Sports: the next inclusion frontier?

Kids on IEPs need to get in on the fun in sports and PE classes

By Valle Dwight

You’ve probably seen the video: a boy with autism has been his high school team’s manager for years. During the last game of his senior year, they decide to let him play, and guess what? The kid hits five 3-point shots! The crowd goes wild, everyone gets a little teary at this big gesture by the team to let him play.

But a lot of other people are asking: why wasn’t he playing on the team all along?

That question and others like it is what recently led the United States Government Accounting Office to study the issue of students with disabilities and physical education. What they found is that special education students are participating in their school sports programs, but at “consistently lower rates than students without disabilities.” They also found that school districts are not really sure of the best way to include students with disabilities, nor how much they have to.

It’s been well established that sports and physical activity are an important aspect of a child’s physical and intellectual development. The same holds true for children with disabilities. Participating in sports and recreation has the further benefit of promoting inclusion for kids in special education.

Not only is it good for kids, PE for students in special education is required by law: the Individuals with Disabilities Education Act (IDEA), states that physical education is a required service for students with a specific learning disability or developmental delay.

So how do PE teachers include kids with special needs, and how do parents ensure that their kids are getting the access they’re entitled to?

Matt Laughlin is an elementary school physical education teacher in Redmond, Washington. He also teaches an adaptive PE class. “Special needs are definitely a challenge,” he said, particularly when the PE teacher isn’t included in any discussions of the child’s needs.

Laughlin says that he has come up with creative ways to accommodate and modify the PE classes so they can work for all the kids. He has some younger kids with autism, for instance, who get upset if they’re tagged in a game of tag, so he gives them a job of being in charge of keeping track of who is ‘it’, so they’re part of the game and running around, but with no tagging. For kids with physical disabilities, he might use a balloon instead of a ball when playing volleyball, for instance.

He uses his adaptive PE time as a way to pre-teach the kids the skills they’ll need in the regular PE class. Several weeks before a unit on soccer, for instance, he will start to teach the kids kicking, how to throw the ball in, and will go over the rules. All of the practice makes it easier for them to blend in with their classmates when they’re playing the game.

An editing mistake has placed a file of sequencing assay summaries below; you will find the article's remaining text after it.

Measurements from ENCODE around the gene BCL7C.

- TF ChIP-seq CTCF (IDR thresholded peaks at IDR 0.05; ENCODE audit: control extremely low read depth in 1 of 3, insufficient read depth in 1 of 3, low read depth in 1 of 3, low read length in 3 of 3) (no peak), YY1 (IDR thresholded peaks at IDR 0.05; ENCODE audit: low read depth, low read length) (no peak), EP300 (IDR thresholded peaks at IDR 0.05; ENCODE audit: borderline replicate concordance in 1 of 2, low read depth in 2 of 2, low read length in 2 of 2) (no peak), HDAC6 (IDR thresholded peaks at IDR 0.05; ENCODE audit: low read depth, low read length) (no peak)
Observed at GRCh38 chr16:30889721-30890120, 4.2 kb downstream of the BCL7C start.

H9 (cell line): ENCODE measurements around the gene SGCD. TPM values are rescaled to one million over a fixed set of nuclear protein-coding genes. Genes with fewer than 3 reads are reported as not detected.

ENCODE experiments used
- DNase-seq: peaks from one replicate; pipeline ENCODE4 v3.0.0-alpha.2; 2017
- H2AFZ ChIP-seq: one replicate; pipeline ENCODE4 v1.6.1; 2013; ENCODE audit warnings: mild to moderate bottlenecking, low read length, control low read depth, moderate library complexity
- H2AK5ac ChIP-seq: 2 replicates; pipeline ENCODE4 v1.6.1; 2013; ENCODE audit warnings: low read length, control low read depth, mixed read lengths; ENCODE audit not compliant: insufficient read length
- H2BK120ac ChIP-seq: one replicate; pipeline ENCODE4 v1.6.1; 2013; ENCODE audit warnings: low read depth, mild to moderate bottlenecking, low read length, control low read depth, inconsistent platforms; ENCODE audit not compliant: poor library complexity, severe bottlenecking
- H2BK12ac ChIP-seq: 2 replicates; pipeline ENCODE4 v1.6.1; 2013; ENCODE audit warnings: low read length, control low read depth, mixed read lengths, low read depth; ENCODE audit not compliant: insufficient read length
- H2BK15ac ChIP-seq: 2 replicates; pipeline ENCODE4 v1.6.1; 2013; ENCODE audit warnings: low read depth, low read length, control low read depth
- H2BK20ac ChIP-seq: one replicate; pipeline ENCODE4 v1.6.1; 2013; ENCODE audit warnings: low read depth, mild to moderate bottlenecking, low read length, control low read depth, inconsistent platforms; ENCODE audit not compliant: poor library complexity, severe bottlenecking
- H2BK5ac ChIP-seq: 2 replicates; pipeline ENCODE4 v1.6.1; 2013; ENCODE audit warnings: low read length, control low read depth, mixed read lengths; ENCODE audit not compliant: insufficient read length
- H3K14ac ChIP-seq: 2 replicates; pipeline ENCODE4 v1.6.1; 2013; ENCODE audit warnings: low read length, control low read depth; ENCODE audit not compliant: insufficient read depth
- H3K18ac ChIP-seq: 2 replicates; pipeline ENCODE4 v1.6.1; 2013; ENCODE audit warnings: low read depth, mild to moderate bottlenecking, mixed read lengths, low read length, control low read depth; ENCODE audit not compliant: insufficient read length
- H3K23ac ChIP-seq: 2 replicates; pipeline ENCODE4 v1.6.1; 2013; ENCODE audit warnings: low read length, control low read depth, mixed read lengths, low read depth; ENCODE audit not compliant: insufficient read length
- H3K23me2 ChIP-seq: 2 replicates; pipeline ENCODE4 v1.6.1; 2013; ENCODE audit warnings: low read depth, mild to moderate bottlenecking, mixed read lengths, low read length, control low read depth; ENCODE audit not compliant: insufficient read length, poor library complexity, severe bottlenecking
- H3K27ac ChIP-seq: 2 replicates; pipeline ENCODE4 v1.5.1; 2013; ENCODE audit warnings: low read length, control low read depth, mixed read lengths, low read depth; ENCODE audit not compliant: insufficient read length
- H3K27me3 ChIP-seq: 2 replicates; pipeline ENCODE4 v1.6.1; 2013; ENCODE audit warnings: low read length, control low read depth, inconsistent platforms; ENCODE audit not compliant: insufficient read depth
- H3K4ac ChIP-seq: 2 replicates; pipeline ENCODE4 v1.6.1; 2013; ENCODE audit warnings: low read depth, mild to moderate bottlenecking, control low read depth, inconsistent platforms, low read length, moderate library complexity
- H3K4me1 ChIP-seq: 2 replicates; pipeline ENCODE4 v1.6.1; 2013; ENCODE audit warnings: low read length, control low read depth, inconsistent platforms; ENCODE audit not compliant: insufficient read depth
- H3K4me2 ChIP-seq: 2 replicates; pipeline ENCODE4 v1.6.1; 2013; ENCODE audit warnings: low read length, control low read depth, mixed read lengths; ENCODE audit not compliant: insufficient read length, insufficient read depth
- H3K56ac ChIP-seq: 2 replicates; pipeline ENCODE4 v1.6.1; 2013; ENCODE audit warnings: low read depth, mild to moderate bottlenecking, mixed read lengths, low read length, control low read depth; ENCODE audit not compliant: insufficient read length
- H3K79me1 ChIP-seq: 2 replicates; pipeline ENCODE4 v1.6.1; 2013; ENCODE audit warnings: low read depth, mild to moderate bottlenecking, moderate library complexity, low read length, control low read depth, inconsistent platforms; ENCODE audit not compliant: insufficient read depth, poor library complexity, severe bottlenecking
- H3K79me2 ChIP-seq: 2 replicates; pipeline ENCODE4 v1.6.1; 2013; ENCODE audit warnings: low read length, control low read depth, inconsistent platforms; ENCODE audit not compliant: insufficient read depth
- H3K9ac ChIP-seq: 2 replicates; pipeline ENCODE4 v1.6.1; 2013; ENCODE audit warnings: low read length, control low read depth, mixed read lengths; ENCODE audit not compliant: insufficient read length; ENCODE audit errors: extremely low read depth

Cheryl Richardson, Senior Program Manager at the Physical Education at National Association for Sport and Physical Education and a former physical education teacher and coach said that staffing was always an issue for her trying to include students with disabilities in PE.

“Safety and supervision can be challenging,” she said. She’s had students run out of the class, and with 25 other kids to keep track of it was hard. If the child doesn’t have an aide, Richardson sometimes pairs them up a typical student. The peer helper model also helped teach social skills, Richardson found.

Aside from the physical benefits, Laughlin sees another benefit to PE. “PE serves as a way to bring kids together,” he said. A child who may be struggling academically may be a gifted athlete. “They get this time to shine,” Laughlin said.

Laughlin and Richardson offer these tips to parents to help their kids get the most out of PE:

  • Team play: Make sure the PE teacher is included in your child’s annual team meeting. That way the teacher will be aware specifically of your child’s issues and can plan the way to make the class work for them.
  • Communicate early and often: If the teacher wasn’t in the team meeting, make sure to set up a meeting early in the school year to talk to the teacher about your child’s needs and challenges. As the school year goes on, make sure to check in with the teacher. “Don’t be afraid to ask questions,” Richardson said.
  • Get involved: Volunteer in the class. PE teachers lament that there is not enough staffing for them to offer the individualized attention that some kids need, so any more adults in the room helps.
  • Look outside of PE: Laughlin’s school has an informal running program that lots of kids with special needs have been successful in. “For a lot of kids this is the first time they’re part of a team,” he said. If your school doesn’t have something like it, start one up!
  • Just ask: If your child wants to play on a community recreation team, call the program and explain your child’s needs. They may have a well-established program to assist kids with special needs, or they may be willing to start one.
  • Outside of school: There are sports programs specifically for children with physical and cognitive disabilities, such as Special Olympics and Miracle League. Also kids of all abilities can sharpen their skills at sports camps where they may get more individual attention.

2010
 

Valle Dwight is a reporter, writer, and mother of two school-aged boys. She has written for many magazines, including FamilyFun, Wondertime, and Working Mother.